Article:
Female pianists in southern gospel

Writing that last post, I realized that a brief addendum is in order to earlier posts on gender and southern gospel: whither the female pianist? Eva Mae LeFevre, Rosa Nell Speer, Connie Hopper – these are only the most famous names who performed on the stage in a bygone era. The Phillipses – Eloise and Tracey – are masterful studio players and teachers to a thousand well-known (which is these days to say male) sg pianists. And I know of at least one female who has filled in on occasion for top-tier groups. But with the exception of Kathy Crabb’s intermittent work at the keyboard with the Crabb Family in their early days and Denise Hopper’s brief stint with the Hoppers, I can’t think of a single woman who plays the piano with any degree of regularity in today’s sg. Kim Collingsworth would be the only one, would she not? assuming the Collingsworth Family breaks into the big time.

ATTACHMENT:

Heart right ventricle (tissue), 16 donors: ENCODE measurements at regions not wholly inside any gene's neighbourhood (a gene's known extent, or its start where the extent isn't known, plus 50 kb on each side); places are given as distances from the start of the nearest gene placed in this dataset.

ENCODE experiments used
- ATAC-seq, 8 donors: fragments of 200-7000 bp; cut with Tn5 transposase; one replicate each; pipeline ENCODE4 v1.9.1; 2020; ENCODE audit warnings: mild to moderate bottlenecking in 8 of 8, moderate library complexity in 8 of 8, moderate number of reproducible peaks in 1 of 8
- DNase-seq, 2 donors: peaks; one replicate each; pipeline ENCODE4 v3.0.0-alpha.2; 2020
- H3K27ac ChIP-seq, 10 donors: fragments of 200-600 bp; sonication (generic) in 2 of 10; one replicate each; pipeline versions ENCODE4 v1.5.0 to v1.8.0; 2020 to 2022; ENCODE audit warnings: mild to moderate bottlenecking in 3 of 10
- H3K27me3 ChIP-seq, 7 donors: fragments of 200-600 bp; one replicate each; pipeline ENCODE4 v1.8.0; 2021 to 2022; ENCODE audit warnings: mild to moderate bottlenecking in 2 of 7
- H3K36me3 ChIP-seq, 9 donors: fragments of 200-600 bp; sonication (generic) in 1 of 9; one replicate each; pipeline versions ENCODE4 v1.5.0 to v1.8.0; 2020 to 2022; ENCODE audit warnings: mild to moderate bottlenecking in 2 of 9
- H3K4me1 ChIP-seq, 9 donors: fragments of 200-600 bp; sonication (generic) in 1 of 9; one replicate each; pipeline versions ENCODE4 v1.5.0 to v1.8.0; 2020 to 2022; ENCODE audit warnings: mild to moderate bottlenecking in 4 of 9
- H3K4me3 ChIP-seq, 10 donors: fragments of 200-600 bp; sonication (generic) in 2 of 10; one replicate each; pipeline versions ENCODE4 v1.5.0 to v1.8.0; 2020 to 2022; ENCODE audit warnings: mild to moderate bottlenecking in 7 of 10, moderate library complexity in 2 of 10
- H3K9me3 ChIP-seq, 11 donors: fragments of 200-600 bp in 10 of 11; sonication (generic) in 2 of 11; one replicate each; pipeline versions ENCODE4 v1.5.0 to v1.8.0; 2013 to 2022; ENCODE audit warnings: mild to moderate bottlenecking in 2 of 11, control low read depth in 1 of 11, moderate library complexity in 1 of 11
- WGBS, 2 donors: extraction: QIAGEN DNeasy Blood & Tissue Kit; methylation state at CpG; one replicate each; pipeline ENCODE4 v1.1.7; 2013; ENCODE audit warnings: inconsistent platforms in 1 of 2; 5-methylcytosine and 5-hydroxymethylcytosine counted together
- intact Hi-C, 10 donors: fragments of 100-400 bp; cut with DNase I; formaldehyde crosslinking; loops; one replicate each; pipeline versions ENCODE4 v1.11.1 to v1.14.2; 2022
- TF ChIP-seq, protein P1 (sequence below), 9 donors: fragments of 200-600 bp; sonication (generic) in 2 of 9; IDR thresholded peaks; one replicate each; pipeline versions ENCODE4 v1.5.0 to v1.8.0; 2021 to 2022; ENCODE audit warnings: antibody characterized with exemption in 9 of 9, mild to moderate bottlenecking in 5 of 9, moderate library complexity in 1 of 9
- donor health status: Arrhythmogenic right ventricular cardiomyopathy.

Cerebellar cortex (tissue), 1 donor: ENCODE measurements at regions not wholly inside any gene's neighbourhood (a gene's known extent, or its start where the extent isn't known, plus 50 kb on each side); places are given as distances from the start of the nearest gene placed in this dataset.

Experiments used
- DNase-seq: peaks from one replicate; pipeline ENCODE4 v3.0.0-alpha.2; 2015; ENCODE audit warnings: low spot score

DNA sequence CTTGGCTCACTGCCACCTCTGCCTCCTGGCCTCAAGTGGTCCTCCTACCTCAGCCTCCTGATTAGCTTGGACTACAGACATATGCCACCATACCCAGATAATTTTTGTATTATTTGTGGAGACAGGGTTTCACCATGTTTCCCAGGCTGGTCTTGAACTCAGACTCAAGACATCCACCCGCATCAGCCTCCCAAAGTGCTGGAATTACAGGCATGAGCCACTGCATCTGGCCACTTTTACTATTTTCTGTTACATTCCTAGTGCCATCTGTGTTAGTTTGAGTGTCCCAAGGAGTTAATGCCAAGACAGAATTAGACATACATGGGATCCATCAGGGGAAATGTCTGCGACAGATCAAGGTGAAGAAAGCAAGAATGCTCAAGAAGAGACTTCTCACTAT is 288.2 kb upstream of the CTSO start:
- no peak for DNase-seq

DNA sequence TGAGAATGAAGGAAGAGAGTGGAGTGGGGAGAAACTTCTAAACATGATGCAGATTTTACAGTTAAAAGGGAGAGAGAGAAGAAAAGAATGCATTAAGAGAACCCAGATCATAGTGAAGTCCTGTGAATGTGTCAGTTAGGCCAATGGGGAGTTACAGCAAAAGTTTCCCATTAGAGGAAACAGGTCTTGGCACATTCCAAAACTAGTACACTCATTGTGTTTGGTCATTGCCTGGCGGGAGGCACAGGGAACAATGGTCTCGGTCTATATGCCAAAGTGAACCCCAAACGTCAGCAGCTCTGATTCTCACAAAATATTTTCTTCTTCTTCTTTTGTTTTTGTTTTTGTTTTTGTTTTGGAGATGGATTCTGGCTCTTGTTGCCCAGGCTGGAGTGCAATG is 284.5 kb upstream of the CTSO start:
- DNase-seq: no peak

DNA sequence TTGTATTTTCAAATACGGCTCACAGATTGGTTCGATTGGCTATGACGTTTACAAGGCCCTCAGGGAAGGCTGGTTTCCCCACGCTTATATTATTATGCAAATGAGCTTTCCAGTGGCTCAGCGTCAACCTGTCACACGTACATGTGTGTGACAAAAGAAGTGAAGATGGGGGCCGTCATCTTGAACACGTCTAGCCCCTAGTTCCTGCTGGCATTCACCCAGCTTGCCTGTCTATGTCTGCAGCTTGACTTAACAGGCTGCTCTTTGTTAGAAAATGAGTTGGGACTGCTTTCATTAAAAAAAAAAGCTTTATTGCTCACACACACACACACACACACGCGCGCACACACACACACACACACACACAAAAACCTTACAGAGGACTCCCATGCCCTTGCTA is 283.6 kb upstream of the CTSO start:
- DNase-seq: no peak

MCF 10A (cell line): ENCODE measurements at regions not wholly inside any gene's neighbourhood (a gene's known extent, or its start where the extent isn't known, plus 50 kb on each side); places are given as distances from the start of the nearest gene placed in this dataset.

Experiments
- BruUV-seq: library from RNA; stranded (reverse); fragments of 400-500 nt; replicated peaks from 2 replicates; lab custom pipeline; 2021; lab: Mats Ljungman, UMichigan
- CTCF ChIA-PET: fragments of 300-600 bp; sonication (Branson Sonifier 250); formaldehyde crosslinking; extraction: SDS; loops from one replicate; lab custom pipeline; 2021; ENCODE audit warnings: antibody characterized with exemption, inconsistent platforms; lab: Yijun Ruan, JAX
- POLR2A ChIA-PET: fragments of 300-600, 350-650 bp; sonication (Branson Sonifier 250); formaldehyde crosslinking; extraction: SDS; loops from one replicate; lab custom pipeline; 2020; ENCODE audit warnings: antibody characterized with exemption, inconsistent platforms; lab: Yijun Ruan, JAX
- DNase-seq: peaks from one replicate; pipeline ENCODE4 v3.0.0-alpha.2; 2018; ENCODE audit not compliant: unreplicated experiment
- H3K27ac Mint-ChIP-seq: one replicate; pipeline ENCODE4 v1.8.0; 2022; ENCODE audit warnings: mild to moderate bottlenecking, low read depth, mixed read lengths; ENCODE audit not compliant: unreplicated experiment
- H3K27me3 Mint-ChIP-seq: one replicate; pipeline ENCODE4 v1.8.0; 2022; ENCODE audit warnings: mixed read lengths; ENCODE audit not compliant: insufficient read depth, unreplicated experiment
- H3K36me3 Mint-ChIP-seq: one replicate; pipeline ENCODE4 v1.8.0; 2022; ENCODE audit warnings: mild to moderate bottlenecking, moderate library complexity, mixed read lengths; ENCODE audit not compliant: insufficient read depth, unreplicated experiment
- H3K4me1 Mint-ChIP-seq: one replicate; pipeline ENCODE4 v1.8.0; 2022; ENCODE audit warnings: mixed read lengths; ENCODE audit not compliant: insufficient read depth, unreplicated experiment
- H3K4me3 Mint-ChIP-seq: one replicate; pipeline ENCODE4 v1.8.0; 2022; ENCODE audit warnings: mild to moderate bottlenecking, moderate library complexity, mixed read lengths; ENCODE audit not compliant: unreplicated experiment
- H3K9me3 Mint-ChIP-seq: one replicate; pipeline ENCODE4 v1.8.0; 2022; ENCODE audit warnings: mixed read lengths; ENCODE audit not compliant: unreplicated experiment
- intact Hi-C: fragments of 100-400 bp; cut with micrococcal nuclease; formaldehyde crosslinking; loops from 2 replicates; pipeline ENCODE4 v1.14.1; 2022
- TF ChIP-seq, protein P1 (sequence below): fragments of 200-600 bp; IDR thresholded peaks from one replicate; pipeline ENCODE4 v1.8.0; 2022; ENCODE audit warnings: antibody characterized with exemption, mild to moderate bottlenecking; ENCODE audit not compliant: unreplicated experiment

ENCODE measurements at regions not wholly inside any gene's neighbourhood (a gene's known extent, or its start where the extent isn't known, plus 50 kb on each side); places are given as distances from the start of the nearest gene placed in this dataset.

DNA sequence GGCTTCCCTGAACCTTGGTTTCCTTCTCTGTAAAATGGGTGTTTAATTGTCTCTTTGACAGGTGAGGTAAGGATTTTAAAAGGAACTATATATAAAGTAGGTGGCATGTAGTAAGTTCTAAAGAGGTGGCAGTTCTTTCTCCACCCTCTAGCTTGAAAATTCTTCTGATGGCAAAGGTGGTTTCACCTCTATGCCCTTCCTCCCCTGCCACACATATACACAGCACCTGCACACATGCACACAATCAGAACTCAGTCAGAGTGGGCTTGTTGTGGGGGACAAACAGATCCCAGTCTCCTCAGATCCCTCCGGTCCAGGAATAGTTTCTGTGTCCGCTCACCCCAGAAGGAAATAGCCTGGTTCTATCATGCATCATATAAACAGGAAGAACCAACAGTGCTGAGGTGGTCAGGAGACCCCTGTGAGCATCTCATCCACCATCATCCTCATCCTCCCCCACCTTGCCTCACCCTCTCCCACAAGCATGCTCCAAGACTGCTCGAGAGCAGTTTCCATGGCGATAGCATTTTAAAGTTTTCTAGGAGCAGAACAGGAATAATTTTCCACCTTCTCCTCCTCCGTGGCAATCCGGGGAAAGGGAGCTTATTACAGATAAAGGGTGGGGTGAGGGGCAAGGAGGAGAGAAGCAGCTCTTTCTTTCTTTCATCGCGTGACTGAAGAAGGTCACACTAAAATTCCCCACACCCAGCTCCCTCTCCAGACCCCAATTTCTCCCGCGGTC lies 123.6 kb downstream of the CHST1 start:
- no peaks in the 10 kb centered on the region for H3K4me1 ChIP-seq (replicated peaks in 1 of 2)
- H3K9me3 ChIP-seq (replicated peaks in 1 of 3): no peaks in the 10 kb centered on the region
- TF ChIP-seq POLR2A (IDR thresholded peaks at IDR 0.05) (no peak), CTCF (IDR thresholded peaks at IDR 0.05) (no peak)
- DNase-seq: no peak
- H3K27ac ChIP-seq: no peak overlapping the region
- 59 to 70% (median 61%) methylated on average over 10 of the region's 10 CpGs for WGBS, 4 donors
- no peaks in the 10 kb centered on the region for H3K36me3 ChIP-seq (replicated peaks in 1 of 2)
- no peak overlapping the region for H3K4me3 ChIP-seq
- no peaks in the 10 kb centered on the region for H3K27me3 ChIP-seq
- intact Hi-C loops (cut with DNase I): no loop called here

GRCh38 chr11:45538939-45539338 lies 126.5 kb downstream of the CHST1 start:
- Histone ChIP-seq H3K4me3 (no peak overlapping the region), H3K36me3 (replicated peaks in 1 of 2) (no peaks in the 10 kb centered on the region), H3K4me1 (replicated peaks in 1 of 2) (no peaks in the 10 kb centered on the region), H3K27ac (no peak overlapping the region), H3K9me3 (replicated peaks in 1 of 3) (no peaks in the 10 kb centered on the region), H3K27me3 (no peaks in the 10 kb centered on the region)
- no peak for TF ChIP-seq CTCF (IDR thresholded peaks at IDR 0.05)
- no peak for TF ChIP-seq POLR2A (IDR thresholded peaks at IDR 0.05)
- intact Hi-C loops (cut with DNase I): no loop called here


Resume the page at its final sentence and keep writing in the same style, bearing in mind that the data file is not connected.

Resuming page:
I bring this up for what it’s worth. Though I do wish there were more women on the piano benches in full-time top-tier sg (and more women generally in positions of power and influence in gospel music), I don’t think this decline of the female pianist is a sign of regression, necessarily. The women of a generation or two ago who played piano for major groups did so not least of all because in those early days of gospel music’s rise, there was enough residue of Victorian domestic values for piano playing to be associated with effeminacy and the woman’s sphere (remember, before the professionalization of church music, church musicians were almost always women). As soon as gospel music was industrialized, so to speak, men quickly ascended to the piano bench and have kept it ever since, for the most part (though do point out the instances I’ve overlooked please). Do as many teenage girls dream of playing sg piano as boys? Is the reticence of non-family gender mixing in evangelical culture (Mary Tom Speer Reid cited this in her comments for the Nashville Scene article about the lack of women in sg) still an obstacle to more females breaking into full-time gospel music at the young age it is necessary to establish oneself professionally? Have any group owners or managers auditioned female pianists (or other talent) or refused to because of ambivalence of the logistics of traveling with a woman? Or do women simply not apply for these jobs, because they assume they’ll be disqualified or for othe reasons?